Q: How long have you been involved with UMPPF and what do you do there?
A: I attended Consider Engineering as a high school junior in 1994 and then applied for a Foundation full tuition scholarship to study Chemical Engineering. Now I’m the President of the Foundation, and I’m genuinely happy to go to work every day!
I assist our volunteers who serve on our many committees, help donors to make sure their donation goes to support the programs they’re interested in (like scholarships or Consider Engineering), and I work with companies to make sure that we are preparing our students to serve the needs of industry.
The part of my job that makes me feel like I’m making the most difference is helping our scholarship recipients navigate a successful college experience and graduate into full time jobs with little to no college debt.
Q: What is Consider Engineering? How would you describe it to someone who has never heard about it before?
A: Consider Engineering is fun, challenging, and exhausting! When you arrive on Sunday and meet the other 35 students in your session, you can’t possibly imagine how you’re going to feel saying goodbye on Wednesday.
For just a few days you live in a college dorm with a roommate, stay up way too late, talk with other students who share your interests, tour different engineering departments, conduct experiments, and get a taste for what engineers do every day by touring a manufacturing facility.
Through the competitions and late-night talks with our current scholarship recipients who stay in the dorms with you, Consider Engineering can really help you decide your future—it’s why I became a Chemical Engineer! Not to mention, you make lifelong friends. I’m still friends with people I went to Consider Engineering with.
Q: Do you have any unforgettable Consider Engineering moments?
A: There are many, but my favorite is when one group of students basically refused to leave after our closing luncheon. They had really bonded over the course of the program and they extended their time by building a massive cardboard slide down the hill and racing each other over and over. That is the typical Consider Engineering experience—it is so much fun that you don’t want to go home!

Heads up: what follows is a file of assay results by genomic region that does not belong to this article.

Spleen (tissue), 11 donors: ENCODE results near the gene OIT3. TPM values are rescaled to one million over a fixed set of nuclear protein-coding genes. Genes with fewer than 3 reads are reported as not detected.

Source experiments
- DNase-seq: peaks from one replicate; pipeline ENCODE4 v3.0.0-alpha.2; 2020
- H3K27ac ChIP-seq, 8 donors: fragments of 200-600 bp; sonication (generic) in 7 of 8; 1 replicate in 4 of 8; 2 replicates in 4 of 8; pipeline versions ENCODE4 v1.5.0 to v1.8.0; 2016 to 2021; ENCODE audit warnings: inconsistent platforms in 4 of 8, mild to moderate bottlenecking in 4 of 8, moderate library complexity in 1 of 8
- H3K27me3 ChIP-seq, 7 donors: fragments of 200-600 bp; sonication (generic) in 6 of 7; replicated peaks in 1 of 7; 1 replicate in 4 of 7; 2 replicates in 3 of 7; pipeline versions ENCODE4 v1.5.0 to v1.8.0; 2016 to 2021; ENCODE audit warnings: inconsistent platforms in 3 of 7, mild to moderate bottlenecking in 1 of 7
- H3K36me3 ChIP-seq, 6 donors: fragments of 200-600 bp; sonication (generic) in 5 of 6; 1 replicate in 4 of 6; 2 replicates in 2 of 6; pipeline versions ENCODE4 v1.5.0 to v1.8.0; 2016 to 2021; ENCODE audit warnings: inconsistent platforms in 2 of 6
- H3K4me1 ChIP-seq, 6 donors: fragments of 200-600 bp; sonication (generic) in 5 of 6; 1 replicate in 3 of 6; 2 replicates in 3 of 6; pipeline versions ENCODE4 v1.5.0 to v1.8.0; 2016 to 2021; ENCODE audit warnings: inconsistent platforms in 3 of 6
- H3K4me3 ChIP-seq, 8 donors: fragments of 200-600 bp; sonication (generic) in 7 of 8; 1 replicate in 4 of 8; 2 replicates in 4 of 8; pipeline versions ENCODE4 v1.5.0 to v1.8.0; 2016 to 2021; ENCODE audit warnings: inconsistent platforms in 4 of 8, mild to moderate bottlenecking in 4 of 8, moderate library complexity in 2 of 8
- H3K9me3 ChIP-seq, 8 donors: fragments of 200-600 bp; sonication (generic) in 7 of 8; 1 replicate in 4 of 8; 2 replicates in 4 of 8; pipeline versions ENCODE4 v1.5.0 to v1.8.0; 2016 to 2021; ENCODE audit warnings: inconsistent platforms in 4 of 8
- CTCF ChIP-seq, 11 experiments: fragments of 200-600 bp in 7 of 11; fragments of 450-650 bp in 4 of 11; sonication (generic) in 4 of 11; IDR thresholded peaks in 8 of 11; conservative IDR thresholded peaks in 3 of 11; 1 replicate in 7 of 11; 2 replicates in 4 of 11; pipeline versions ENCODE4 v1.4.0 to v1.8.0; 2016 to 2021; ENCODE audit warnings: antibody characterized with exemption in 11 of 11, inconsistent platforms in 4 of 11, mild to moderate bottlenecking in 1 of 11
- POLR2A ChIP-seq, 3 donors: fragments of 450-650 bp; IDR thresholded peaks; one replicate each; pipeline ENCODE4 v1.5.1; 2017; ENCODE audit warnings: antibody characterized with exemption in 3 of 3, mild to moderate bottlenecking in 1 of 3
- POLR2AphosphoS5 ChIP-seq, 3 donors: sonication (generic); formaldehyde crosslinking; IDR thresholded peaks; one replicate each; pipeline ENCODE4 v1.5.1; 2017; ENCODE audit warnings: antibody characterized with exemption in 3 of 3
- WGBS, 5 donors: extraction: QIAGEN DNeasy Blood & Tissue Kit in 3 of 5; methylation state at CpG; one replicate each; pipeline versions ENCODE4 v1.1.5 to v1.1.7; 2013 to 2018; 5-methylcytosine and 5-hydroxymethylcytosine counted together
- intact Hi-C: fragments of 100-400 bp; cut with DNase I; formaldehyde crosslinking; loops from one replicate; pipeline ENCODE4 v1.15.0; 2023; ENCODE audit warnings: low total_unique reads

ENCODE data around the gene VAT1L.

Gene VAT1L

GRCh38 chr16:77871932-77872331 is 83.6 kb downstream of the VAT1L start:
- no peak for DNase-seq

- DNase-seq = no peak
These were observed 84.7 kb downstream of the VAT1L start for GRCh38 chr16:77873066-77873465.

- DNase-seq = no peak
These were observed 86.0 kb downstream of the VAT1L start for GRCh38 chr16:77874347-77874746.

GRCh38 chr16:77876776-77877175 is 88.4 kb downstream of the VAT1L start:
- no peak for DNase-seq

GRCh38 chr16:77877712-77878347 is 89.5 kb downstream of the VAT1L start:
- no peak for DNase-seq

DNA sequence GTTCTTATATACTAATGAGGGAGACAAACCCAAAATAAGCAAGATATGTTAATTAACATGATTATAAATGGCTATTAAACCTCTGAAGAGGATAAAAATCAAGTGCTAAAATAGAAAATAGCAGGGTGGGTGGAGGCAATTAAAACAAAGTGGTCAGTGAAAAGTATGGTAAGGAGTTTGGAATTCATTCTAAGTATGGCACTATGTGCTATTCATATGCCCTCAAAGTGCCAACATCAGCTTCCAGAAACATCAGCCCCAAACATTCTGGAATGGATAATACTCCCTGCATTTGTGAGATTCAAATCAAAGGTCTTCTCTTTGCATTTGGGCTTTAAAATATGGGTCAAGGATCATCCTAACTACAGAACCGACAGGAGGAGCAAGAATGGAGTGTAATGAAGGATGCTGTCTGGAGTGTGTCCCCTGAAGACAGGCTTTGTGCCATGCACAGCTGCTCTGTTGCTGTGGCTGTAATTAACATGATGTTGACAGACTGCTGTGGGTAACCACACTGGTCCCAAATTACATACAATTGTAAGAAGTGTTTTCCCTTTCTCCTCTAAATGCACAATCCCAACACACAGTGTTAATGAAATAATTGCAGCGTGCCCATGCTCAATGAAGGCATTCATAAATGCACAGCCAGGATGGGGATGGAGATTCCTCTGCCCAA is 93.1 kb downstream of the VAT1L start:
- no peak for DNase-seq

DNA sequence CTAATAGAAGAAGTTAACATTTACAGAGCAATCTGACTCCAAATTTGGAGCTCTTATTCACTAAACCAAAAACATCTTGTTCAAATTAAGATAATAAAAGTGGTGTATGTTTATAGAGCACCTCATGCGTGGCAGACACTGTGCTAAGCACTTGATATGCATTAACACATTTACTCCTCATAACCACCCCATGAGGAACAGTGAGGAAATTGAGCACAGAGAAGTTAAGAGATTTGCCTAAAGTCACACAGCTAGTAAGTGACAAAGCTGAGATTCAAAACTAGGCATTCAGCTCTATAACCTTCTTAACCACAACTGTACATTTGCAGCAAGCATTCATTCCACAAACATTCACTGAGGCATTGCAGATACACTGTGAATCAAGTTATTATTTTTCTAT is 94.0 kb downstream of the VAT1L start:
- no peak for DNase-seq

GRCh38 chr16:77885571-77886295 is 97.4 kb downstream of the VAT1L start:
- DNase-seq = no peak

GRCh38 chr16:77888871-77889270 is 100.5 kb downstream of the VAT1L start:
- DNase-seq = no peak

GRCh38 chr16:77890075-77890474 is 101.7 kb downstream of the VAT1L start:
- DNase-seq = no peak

Q: What would you say to a student who may think they’re “not right” for the program?
A: You should apply anyway! We have students tell us all the time that they didn’t think they were a good fit for engineering but that coming to Consider Engineering showed them it’s what they really want to do. Some students realize that engineering really isn’t for them after attending, and that’s okay too. It’s great to be able to figure out if you like engineering and what type might be right for you in just four days rather than four years of college.
Q: What is your favorite part about Consider Engineering?
A: The students are completely amazing. They’re leaders in all areas of high school life—academics, athletics, the arts—and we get to spend time getting to know them. Although the program is meaningful and educational, it’s absolutely the people that make it great.
Q: What do you hope students gain from the experience of attending Consider Engineering?
A: I hope they leave feeling that we shared the best of us with them. That we cared to show them the best experience we could in order to help them figure out if they can see themselves as an engineer, what kind of engineer they might want to be, and if UMaine seems right for them. Jen and I spend months preparing for these three weeks because we love helping these students.
Q: Are there any applications that have stood out as especially creative or impressive that you’d like to share?
A: It’s immediately obvious which students really want to attend and learn something, and which ones do not. I would advise students to do a little research, put some time into their essay, and definitely use spellcheck! If you build rockets in the garage in your spare time, that’s cool, and we want to know about it!
Q: Do you have any advice for high school students who are interested in continuing STEM education after graduation?
A: STEM fields, in particular engineering, tend to be incredibly versatile and great jumping-off points for whatever you decide you want your life to look like in the future. I would encourage any college student to get involved on campus in whatever activities are meaningful to you—music, the Honors College, or sports. STEM fields are academically rigorous, so you have to carve out the time to make sure that you nourish your heart and soul with other things that make you happy.
Q: What’s one important thing people should know when considering attending the program?
A: We just ask that you come with an open mind, a great attitude, and a willingness to participate. We don’t intend to convince you that engineering is right for you, but we want to provide you with tools and experiences so that you can make the decision for yourself.